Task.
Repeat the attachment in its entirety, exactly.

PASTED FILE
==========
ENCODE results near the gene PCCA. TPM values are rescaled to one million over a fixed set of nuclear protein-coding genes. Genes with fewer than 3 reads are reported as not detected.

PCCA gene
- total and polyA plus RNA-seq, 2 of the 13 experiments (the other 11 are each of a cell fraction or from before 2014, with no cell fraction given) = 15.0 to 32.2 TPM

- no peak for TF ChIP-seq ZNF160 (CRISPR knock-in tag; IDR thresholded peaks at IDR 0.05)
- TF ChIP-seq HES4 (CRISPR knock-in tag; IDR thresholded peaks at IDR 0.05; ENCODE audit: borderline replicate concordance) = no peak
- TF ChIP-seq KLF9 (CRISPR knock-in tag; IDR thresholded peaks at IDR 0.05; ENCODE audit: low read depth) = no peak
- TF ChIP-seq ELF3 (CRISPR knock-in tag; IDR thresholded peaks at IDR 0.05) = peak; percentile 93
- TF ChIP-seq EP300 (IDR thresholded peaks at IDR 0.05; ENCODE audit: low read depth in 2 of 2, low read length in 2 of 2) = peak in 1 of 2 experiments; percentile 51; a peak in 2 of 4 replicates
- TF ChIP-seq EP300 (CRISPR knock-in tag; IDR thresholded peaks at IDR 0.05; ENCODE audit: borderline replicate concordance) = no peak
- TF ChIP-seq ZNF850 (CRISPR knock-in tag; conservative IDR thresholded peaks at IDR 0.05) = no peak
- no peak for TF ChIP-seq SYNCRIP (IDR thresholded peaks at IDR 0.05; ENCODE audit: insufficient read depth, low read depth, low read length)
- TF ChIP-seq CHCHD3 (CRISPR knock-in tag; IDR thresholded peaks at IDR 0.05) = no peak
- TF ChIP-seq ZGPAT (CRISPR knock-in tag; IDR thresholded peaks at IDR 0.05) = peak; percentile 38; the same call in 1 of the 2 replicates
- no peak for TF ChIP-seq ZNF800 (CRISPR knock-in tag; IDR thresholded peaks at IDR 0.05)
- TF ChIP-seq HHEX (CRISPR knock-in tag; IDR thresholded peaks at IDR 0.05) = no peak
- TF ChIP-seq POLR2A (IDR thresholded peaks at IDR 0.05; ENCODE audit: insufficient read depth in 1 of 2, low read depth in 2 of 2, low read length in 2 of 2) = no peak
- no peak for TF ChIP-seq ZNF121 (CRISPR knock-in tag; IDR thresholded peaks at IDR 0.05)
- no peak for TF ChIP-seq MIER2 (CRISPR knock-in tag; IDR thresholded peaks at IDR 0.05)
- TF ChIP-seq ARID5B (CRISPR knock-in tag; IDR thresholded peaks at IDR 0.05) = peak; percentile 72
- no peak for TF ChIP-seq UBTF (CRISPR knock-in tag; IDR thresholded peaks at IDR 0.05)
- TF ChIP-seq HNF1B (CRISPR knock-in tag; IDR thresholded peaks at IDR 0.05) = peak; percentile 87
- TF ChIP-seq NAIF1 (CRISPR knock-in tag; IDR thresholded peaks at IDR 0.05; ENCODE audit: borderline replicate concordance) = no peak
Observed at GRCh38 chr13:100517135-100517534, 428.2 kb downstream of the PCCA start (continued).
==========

ENCODE results near the gene PCCA. TPM values are rescaled to one million over a fixed set of nuclear protein-coding genes. Genes with fewer than 3 reads are reported as not detected.

PCCA gene
- total and polyA plus RNA-seq, 2 of the 13 experiments (the other 11 are each of a cell fraction or from before 2014, with no cell fraction given) = 15.0 to 32.2 TPM

- no peak for TF ChIP-seq ZNF160 (CRISPR knock-in tag; IDR thresholded peaks at IDR 0.05)
- TF ChIP-seq HES4 (CRISPR knock-in tag; IDR thresholded peaks at IDR 0.05; ENCODE audit: borderline replicate concordance) = no peak
- TF ChIP-seq KLF9 (CRISPR knock-in tag; IDR thresholded peaks at IDR 0.05; ENCODE audit: low read depth) = no peak
- TF ChIP-seq ELF3 (CRISPR knock-in tag; IDR thresholded peaks at IDR 0.05) = peak; percentile 93
- TF ChIP-seq EP300 (IDR thresholded peaks at IDR 0.05; ENCODE audit: low read depth in 2 of 2, low read length in 2 of 2) = peak in 1 of 2 experiments; percentile 51; a peak in 2 of 4 replicates
- TF ChIP-seq EP300 (CRISPR knock-in tag; IDR thresholded peaks at IDR 0.05; ENCODE audit: borderline replicate concordance) = no peak
- TF ChIP-seq ZNF850 (CRISPR knock-in tag; conservative IDR thresholded peaks at IDR 0.05) = no peak
- no peak for TF ChIP-seq SYNCRIP (IDR thresholded peaks at IDR 0.05; ENCODE audit: insufficient read depth, low read depth, low read length)
- TF ChIP-seq CHCHD3 (CRISPR knock-in tag; IDR thresholded peaks at IDR 0.05) = no peak
- TF ChIP-seq ZGPAT (CRISPR knock-in tag; IDR thresholded peaks at IDR 0.05) = peak; percentile 38; the same call in 1 of the 2 replicates
- no peak for TF ChIP-seq ZNF800 (CRISPR knock-in tag; IDR thresholded peaks at IDR 0.05)
- TF ChIP-seq HHEX (CRISPR knock-in tag; IDR thresholded peaks at IDR 0.05) = no peak
- TF ChIP-seq POLR2A (IDR thresholded peaks at IDR 0.05; ENCODE audit: insufficient read depth in 1 of 2, low read depth in 2 of 2, low read length in 2 of 2) = no peak
- no peak for TF ChIP-seq ZNF121 (CRISPR knock-in tag; IDR thresholded peaks at IDR 0.05)
- no peak for TF ChIP-seq MIER2 (CRISPR knock-in tag; IDR thresholded peaks at IDR 0.05)
- TF ChIP-seq ARID5B (CRISPR knock-in tag; IDR thresholded peaks at IDR 0.05) = peak; percentile 72
- no peak for TF ChIP-seq UBTF (CRISPR knock-in tag; IDR thresholded peaks at IDR 0.05)
- TF ChIP-seq HNF1B (CRISPR knock-in tag; IDR thresholded peaks at IDR 0.05) = peak; percentile 87
- TF ChIP-seq NAIF1 (CRISPR knock-in tag; IDR thresholded peaks at IDR 0.05; ENCODE audit: borderline replicate concordance) = no peak
Observed at GRCh38 chr13:100517135-100517534, 428.2 kb downstream of the PCCA start (continued).